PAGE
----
Photo: Neil Baynes

Johannesburg - Good news for South African consumers is that from Wednesday they will pay less for fuel after the Department of Energy announced a decrease in the price of all petroleum products.

The price of petrol (both 93 and 95) will decrease by 69c/litre, diesel (0.05 percent sulphur) will decrease by 54c/litre, and diesel (0.005 percent sulphur) will decrease by 51c/litre.

The price of illuminating paraffin (SMNRP) and illuminating paraffin (wholesale) will decrease 55c/ litre and 74c/litre, respectively. LP Gas will be 115c/kg cheaper.

The decrease in the price of petroleum products is due mainly to the continued drop in crude oil prices during the period under review. The price of Brent crude dropped to about $46.93 a barrel, on average, due chiefly to global oversupply.

The department said the weakening rand had reduced the over-recovery on the basic fuel price by more than 20c/litre. The rand fell to above R13 against the dollar during the current fuel-price review period, as a result of lower prices for resources that account for more than half of exports.

Next week’s drop will mark the second consecutive month that has seen fuel prices drop. Earlier this month the price fell by 51c/l.

News of the petrol price cut comes as South Africa grapples with the three-headed monster of a weak currency, falling commodity prices and a contracting economy.

The effects of this have spilled over onto the JSE, hurting consumer and business confidence.

This week’s data from Statistics SA showed that the economy was only one negative quarter away from being in recession.

Gross domestic product in the second quarter unexpectedly contracted by 1.3 percent, as key sectors – from agriculture and mining to manufacturing – took a knock.

Consumers, grappling with mountains of household debt, are now at the mercy of the SA Reserve Bank, which faces the threat of inflation from the weakening currency, while at the same time needing to keep borrowing costs reasonable to spur demand.

On July 23, the Reserve Bank raised interest rates for the first time in 12 months as it tried to keep a lid on price pressures.

The weakening rand, which earlier this week sunk to a record low of R14.06 against the dollar, has also given businesses a shock as the currency volatility makes it difficult to plan adequately.

A slowing Chinese economy has added to the rand’s woes because investors worry that China will reduce its purchases of South African minerals.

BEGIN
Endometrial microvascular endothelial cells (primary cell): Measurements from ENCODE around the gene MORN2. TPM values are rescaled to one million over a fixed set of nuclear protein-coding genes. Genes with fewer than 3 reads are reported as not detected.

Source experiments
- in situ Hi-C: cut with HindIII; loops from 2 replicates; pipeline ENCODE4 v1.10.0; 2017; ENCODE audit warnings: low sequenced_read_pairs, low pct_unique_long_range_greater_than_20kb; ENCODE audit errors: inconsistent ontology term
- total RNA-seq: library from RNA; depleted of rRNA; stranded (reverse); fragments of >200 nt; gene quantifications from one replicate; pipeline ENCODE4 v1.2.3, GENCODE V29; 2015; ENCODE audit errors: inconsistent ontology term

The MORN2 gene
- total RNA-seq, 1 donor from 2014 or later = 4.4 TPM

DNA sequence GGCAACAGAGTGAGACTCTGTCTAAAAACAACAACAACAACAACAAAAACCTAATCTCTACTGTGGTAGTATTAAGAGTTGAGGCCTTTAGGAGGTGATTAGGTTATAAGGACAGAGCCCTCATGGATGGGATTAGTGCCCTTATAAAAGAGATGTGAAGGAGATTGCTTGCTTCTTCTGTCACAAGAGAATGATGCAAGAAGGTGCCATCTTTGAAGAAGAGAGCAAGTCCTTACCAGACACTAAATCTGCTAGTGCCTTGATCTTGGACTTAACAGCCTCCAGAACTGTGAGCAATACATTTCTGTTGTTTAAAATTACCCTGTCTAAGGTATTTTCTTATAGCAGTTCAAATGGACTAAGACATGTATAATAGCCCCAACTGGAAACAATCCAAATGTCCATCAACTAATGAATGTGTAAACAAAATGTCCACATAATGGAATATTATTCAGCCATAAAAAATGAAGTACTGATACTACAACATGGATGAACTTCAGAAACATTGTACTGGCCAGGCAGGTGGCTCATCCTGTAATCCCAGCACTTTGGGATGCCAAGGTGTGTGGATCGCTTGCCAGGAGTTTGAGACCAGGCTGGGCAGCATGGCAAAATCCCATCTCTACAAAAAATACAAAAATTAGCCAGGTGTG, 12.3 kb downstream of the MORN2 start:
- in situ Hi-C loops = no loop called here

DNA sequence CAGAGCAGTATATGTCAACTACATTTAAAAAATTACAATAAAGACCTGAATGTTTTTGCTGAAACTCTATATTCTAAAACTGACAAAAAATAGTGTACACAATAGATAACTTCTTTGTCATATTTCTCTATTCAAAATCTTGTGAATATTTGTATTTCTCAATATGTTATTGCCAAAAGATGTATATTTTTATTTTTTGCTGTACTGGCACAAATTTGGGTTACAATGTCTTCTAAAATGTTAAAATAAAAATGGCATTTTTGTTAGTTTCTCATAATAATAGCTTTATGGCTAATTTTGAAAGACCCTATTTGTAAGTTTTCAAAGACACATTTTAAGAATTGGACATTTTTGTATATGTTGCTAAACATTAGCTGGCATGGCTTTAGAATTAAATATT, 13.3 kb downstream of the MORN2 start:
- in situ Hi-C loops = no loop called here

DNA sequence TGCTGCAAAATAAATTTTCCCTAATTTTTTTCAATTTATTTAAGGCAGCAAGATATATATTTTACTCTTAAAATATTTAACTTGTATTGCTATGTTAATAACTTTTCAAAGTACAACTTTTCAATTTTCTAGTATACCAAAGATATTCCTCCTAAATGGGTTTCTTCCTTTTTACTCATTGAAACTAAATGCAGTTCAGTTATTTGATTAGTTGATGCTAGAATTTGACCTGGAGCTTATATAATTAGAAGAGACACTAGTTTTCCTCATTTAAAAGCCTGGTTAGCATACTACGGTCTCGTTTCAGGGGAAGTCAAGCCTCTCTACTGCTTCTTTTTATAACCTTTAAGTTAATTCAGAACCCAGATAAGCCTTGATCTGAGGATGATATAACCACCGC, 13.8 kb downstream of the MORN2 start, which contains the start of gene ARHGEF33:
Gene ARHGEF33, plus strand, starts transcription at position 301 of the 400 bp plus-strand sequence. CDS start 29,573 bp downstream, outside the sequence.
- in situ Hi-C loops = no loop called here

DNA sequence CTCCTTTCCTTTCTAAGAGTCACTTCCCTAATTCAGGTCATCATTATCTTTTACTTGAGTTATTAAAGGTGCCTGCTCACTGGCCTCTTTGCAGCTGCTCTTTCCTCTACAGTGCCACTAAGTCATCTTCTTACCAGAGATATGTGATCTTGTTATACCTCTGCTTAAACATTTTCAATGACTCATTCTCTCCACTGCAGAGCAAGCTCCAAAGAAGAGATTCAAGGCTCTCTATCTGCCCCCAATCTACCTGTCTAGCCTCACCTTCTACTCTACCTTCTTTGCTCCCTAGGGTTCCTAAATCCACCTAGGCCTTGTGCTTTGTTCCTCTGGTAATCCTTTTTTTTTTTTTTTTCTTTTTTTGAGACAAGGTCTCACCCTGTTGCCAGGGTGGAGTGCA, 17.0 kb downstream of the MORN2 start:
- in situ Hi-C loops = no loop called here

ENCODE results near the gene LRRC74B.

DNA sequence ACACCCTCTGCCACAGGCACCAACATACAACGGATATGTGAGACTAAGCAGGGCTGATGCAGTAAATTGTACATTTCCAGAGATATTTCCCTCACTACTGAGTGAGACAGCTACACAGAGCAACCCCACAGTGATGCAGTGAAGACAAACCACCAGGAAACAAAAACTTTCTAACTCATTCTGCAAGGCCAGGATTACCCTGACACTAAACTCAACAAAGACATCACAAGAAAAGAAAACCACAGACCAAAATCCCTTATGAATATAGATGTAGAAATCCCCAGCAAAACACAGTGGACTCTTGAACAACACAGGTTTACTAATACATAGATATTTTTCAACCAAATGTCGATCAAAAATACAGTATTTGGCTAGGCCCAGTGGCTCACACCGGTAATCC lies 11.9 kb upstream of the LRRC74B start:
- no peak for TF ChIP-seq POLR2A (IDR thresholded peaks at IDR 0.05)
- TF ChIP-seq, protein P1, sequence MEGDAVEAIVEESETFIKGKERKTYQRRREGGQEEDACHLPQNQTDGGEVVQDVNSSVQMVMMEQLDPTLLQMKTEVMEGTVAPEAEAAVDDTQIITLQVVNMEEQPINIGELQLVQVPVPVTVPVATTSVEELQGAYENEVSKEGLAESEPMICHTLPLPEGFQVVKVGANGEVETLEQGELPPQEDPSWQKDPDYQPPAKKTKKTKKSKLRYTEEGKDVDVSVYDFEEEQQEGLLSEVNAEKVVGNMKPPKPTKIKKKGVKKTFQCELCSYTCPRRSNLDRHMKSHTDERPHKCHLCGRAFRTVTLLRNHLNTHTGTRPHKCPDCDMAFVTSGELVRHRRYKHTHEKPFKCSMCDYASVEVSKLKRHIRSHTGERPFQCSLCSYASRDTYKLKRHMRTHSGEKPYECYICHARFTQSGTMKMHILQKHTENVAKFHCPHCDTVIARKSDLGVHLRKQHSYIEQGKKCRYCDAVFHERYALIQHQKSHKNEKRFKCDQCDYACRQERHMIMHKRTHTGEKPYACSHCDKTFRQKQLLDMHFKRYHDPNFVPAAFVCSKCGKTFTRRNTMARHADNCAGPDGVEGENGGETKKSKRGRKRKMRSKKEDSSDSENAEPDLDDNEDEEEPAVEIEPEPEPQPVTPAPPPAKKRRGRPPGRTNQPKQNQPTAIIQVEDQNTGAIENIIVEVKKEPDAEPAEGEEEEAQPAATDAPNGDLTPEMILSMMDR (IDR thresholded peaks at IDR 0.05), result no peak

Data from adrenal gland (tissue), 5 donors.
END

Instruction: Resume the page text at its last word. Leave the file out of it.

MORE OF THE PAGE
These include coal, iron ore and platinum. The mining sector has already threatened to cut thousands of jobs if the ongoing slide in commodity prices does not abate.

China is South Africa’s largest trading partner, making up over 14 percent of merchandise imports.

But besides external factors, like China, South Africa’s potential to grow the economy and make a dent in high unemployment has been hampered by structural constraints, including labour unrest, and by inadequate electricity supply and weak demand, said Gina Schoeman, an economist at Citigroup.

 

The latest figures cast doubt on the National Treasury’s forecast for GDP growth of 2 percent this year. Analysts say it will be much lower, and warn the slump will worsen unemployment which, by official figures, is running at 25 percent.

“The government has to address domestic policy constrains more actively. The National Development Plan tells us how the economy can grow by 5 percent and we don’t see anything being done to grow the economy in the next three years,” said Schoeman.

“The amount of deterioration in South Africa has been more aggressive compared to its emerging market peers. South Africa used to be the darling of emerging markets.”

To add to the hardship, consumers are expected to struggle as the agricultural industry has warned the price of staples ranging from maize, meat and eggs to diary products could rise due to the drought. Even the petrol price drop is unlikely to ease the burden.

The wealth effect is also under pressure, with the JSE in a correction. The JSE all share index ended the week down more than 10 percent from its most recent record close.

The index lost 15 percent on Monday from a record closing high in April.

The JSE is closely linked to the main international markets, so it reacts in line with them.

More turbulence in the stock market means pension funds will probably take a hit.

The market is also an indicator of how investors expect the economy to perform. Much of the run-up in the market came as a result of cheap liquidity spurred on by low interest rates in the aftermath of the financial crisis of 2008.

“A stock market decline probably mean less investment by some companies, lower expected profits (that’s why the stock prices decline) and often lay-offs of personnel,” said Ben Smit, director at the Bureau for Economic Research.

 

The slide of the rand to 14 to the dollar this week left the Reserve Bank with a tough choice to make regarding how soon interest rates can be hiked, while trying to prevent the economy from tipping over the cliff. Analysts have said the government, working with business, must help instil confidence in the economy to boost investment.

The Sunday Independent